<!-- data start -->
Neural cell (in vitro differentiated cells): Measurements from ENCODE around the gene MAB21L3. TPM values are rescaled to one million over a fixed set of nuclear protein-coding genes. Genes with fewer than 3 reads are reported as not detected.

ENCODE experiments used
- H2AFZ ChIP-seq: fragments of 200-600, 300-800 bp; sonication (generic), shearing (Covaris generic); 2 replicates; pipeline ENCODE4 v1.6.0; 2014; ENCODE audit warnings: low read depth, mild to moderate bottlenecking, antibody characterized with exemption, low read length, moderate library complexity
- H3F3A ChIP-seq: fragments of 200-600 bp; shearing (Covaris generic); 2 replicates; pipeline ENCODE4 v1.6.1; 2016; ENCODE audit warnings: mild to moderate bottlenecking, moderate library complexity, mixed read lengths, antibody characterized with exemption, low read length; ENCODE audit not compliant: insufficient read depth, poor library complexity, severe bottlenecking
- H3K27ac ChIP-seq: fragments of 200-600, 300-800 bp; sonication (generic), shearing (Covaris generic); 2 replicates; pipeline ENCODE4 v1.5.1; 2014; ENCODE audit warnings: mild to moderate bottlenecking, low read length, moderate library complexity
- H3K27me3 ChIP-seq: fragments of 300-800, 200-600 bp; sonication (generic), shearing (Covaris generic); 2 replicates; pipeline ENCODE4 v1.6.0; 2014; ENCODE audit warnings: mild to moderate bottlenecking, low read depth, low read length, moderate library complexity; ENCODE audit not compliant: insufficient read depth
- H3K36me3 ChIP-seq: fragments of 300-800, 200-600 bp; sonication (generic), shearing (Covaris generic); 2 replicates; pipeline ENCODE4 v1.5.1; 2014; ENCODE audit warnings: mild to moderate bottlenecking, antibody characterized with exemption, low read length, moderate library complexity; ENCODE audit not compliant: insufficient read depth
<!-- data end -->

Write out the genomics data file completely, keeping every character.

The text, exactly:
Neural cell (in vitro differentiated cells): Measurements from ENCODE around the gene MAB21L3. TPM values are rescaled to one million over a fixed set of nuclear protein-coding genes. Genes with fewer than 3 reads are reported as not detected.

ENCODE experiments used
- H2AFZ ChIP-seq: fragments of 200-600, 300-800 bp; sonication (generic), shearing (Covaris generic); 2 replicates; pipeline ENCODE4 v1.6.0; 2014; ENCODE audit warnings: low read depth, mild to moderate bottlenecking, antibody characterized with exemption, low read length, moderate library complexity
- H3F3A ChIP-seq: fragments of 200-600 bp; shearing (Covaris generic); 2 replicates; pipeline ENCODE4 v1.6.1; 2016; ENCODE audit warnings: mild to moderate bottlenecking, moderate library complexity, mixed read lengths, antibody characterized with exemption, low read length; ENCODE audit not compliant: insufficient read depth, poor library complexity, severe bottlenecking
- H3K27ac ChIP-seq: fragments of 200-600, 300-800 bp; sonication (generic), shearing (Covaris generic); 2 replicates; pipeline ENCODE4 v1.5.1; 2014; ENCODE audit warnings: mild to moderate bottlenecking, low read length, moderate library complexity
- H3K27me3 ChIP-seq: fragments of 300-800, 200-600 bp; sonication (generic), shearing (Covaris generic); 2 replicates; pipeline ENCODE4 v1.6.0; 2014; ENCODE audit warnings: mild to moderate bottlenecking, low read depth, low read length, moderate library complexity; ENCODE audit not compliant: insufficient read depth
- H3K36me3 ChIP-seq: fragments of 300-800, 200-600 bp; sonication (generic), shearing (Covaris generic); 2 replicates; pipeline ENCODE4 v1.5.1; 2014; ENCODE audit warnings: mild to moderate bottlenecking, antibody characterized with exemption, low read length, moderate library complexity; ENCODE audit not compliant: insufficient read depth